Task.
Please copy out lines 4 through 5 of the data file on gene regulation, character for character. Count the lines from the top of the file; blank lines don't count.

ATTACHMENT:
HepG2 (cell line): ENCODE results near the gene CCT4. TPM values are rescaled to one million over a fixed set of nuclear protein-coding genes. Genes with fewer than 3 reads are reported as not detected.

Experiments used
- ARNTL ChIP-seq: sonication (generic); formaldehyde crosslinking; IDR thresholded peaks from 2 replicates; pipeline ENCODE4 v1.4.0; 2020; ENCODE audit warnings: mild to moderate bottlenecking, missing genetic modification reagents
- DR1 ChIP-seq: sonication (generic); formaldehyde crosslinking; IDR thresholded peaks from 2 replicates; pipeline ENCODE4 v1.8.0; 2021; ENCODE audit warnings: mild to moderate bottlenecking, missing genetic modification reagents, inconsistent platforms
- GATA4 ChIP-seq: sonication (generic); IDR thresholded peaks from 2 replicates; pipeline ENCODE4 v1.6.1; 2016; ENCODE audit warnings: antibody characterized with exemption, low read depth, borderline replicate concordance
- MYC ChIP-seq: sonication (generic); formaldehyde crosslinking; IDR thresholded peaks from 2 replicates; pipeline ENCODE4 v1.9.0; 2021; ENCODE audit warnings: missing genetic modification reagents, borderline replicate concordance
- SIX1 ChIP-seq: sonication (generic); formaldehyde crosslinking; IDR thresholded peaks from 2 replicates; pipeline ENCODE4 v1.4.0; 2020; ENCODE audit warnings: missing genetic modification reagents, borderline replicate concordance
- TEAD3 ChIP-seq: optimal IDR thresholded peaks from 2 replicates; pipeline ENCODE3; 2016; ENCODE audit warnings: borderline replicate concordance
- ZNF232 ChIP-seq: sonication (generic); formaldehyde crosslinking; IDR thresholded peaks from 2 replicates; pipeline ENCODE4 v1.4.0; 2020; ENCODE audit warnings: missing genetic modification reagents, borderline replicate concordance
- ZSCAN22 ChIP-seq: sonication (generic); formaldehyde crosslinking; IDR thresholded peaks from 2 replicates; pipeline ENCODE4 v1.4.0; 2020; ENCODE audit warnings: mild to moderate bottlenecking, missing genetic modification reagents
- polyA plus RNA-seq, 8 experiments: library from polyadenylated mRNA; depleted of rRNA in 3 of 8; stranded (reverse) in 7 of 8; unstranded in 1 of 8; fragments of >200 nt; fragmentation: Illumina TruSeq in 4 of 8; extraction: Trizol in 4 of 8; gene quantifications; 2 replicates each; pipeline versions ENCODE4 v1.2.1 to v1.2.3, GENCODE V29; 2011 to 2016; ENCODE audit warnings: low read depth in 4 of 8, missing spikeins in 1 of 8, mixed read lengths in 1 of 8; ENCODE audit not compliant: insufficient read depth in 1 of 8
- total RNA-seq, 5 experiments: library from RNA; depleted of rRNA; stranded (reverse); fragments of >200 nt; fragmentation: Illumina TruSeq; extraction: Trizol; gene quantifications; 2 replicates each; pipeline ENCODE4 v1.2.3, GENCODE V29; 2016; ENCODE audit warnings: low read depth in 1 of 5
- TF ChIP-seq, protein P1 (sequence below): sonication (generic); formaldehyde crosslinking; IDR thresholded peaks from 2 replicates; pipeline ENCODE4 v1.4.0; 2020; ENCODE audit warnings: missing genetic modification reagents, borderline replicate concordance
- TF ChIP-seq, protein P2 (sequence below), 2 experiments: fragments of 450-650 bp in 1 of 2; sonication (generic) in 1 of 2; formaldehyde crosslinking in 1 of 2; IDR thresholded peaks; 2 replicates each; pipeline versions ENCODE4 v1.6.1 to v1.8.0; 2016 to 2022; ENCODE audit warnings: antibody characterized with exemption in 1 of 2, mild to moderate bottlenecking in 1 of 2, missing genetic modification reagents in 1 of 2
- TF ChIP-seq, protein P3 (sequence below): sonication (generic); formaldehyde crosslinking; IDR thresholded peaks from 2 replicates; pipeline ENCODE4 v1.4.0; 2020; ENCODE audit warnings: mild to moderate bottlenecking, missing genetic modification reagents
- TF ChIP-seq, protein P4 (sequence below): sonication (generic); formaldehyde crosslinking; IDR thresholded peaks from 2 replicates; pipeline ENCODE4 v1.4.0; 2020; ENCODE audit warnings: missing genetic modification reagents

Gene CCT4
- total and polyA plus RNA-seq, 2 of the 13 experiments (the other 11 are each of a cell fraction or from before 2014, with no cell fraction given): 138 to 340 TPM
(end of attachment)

- DR1 ChIP-seq: sonication (generic); formaldehyde crosslinking; IDR thresholded peaks from 2 replicates; pipeline ENCODE4 v1.8.0; 2021; ENCODE audit warnings: mild to moderate bottlenecking, missing genetic modification reagents, inconsistent platforms
- GATA4 ChIP-seq: sonication (generic); IDR thresholded peaks from 2 replicates; pipeline ENCODE4 v1.6.1; 2016; ENCODE audit warnings: antibody characterized with exemption, low read depth, borderline replicate concordance